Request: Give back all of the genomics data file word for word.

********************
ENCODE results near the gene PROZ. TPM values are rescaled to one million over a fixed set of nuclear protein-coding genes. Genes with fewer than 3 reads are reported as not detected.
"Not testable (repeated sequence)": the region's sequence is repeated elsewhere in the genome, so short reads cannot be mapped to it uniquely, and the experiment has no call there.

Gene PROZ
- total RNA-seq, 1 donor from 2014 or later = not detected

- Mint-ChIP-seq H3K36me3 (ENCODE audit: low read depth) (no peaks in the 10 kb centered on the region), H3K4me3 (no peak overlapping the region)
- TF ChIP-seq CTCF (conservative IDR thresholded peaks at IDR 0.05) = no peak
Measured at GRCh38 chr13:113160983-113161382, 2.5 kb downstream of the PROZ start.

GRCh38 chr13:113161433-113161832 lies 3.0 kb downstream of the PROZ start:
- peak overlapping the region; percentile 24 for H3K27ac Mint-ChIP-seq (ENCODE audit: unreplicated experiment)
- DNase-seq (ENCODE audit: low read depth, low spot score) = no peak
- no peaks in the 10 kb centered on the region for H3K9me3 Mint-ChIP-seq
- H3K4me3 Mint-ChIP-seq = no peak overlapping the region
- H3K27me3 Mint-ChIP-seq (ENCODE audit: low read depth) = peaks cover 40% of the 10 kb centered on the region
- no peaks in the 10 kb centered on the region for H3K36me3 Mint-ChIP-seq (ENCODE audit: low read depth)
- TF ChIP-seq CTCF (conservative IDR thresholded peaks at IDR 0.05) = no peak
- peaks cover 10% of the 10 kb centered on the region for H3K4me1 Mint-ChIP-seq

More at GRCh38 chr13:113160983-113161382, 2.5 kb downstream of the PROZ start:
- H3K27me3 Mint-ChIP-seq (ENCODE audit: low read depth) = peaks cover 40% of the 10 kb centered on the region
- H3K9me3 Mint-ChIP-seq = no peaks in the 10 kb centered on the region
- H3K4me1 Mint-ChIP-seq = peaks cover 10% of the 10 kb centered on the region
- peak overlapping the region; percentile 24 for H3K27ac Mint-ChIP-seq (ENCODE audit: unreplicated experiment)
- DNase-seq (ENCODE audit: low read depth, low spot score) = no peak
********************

ENCODE results near the gene PROZ. TPM values are rescaled to one million over a fixed set of nuclear protein-coding genes. Genes with fewer than 3 reads are reported as not detected.
"Not testable (repeated sequence)": the region's sequence is repeated elsewhere in the genome, so short reads cannot be mapped to it uniquely, and the experiment has no call there.

Gene PROZ
- total RNA-seq, 1 donor from 2014 or later = not detected

- Mint-ChIP-seq H3K36me3 (ENCODE audit: low read depth) (no peaks in the 10 kb centered on the region), H3K4me3 (no peak overlapping the region)
- TF ChIP-seq CTCF (conservative IDR thresholded peaks at IDR 0.05) = no peak
Measured at GRCh38 chr13:113160983-113161382, 2.5 kb downstream of the PROZ start.

GRCh38 chr13:113161433-113161832 lies 3.0 kb downstream of the PROZ start:
- peak overlapping the region; percentile 24 for H3K27ac Mint-ChIP-seq (ENCODE audit: unreplicated experiment)
- DNase-seq (ENCODE audit: low read depth, low spot score) = no peak
- no peaks in the 10 kb centered on the region for H3K9me3 Mint-ChIP-seq
- H3K4me3 Mint-ChIP-seq = no peak overlapping the region
- H3K27me3 Mint-ChIP-seq (ENCODE audit: low read depth) = peaks cover 40% of the 10 kb centered on the region
- no peaks in the 10 kb centered on the region for H3K36me3 Mint-ChIP-seq (ENCODE audit: low read depth)
- TF ChIP-seq CTCF (conservative IDR thresholded peaks at IDR 0.05) = no peak
- peaks cover 10% of the 10 kb centered on the region for H3K4me1 Mint-ChIP-seq

More at GRCh38 chr13:113160983-113161382, 2.5 kb downstream of the PROZ start:
- H3K27me3 Mint-ChIP-seq (ENCODE audit: low read depth) = peaks cover 40% of the 10 kb centered on the region
- H3K9me3 Mint-ChIP-seq = no peaks in the 10 kb centered on the region
- H3K4me1 Mint-ChIP-seq = peaks cover 10% of the 10 kb centered on the region
- peak overlapping the region; percentile 24 for H3K27ac Mint-ChIP-seq (ENCODE audit: unreplicated experiment)
- DNase-seq (ENCODE audit: low read depth, low spot score) = no peak